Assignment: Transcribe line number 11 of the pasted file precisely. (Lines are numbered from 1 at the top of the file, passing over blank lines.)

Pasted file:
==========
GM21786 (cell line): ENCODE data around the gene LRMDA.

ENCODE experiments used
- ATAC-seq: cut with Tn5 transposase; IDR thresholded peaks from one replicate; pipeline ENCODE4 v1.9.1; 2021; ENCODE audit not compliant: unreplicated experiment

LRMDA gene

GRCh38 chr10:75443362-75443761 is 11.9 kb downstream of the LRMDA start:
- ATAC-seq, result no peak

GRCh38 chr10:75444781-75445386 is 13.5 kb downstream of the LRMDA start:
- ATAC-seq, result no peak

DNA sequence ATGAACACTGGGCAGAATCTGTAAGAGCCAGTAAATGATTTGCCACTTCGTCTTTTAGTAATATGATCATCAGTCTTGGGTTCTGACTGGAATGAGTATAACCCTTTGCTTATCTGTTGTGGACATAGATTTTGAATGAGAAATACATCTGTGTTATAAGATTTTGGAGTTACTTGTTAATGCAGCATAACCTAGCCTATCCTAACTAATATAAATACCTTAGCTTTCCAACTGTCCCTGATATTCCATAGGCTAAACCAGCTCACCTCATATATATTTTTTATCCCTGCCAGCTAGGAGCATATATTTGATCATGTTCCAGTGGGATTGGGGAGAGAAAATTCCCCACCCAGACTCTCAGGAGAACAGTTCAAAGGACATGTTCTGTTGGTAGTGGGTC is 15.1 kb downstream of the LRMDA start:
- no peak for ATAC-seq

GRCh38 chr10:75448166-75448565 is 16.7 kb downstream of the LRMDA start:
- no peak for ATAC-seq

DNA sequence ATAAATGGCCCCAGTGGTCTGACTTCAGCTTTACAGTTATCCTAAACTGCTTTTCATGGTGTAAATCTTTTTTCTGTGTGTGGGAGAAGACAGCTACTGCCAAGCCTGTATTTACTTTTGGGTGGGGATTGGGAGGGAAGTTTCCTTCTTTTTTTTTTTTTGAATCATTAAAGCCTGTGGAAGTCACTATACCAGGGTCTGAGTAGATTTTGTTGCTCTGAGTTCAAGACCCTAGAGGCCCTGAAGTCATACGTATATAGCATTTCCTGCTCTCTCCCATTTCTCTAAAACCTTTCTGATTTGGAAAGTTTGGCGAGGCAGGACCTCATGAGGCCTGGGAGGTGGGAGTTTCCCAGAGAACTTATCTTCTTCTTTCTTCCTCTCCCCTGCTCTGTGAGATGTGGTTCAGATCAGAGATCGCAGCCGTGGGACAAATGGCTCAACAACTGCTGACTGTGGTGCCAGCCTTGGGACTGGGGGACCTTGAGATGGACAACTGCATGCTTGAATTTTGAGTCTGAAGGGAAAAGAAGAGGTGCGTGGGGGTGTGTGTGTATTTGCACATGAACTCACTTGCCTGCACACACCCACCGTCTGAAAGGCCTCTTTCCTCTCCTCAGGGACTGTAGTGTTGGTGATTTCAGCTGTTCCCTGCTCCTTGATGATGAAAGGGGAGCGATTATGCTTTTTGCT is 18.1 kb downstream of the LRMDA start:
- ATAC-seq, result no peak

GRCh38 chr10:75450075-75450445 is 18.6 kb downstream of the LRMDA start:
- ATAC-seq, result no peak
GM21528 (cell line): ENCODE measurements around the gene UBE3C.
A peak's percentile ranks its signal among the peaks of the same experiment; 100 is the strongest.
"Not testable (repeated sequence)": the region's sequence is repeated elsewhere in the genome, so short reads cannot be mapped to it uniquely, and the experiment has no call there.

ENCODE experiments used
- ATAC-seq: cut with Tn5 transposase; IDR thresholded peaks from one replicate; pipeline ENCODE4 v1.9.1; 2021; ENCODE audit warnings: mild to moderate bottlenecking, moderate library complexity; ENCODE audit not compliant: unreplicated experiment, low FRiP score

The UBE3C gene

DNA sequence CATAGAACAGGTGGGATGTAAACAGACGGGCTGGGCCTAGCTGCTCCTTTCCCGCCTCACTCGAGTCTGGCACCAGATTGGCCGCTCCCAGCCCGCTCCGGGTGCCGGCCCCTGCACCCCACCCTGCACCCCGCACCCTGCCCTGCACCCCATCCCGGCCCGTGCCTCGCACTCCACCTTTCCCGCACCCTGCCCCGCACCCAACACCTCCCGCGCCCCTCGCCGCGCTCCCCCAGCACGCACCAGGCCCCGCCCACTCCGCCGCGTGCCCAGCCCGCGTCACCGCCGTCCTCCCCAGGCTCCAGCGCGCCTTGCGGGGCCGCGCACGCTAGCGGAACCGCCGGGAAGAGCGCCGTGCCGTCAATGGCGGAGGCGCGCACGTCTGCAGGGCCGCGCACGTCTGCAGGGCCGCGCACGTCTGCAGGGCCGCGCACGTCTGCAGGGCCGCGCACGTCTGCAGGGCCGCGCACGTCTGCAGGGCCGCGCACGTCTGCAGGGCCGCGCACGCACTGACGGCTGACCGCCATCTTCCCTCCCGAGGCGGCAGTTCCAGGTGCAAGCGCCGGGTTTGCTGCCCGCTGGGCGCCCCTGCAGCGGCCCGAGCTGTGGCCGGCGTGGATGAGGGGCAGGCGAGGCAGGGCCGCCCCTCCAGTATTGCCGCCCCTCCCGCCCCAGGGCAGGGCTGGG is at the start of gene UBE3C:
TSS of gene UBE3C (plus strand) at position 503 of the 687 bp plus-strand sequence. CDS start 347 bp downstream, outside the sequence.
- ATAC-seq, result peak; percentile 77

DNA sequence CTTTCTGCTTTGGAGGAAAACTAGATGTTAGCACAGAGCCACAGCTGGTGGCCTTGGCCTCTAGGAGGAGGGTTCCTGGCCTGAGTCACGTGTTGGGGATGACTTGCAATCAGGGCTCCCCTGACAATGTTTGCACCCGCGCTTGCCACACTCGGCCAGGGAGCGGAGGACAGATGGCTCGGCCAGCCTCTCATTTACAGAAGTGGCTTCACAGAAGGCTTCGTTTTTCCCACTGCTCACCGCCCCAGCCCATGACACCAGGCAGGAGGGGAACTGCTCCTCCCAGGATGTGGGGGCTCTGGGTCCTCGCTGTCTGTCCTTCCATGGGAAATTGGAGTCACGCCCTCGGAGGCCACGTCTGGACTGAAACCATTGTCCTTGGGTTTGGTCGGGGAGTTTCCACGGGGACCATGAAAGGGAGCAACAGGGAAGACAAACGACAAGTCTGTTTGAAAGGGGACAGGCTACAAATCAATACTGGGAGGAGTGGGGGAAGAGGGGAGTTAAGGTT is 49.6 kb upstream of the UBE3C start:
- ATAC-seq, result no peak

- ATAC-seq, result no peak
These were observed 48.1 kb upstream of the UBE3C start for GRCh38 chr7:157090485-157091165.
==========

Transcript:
GRCh38 chr10:75448166-75448565 is 16.7 kb downstream of the LRMDA start: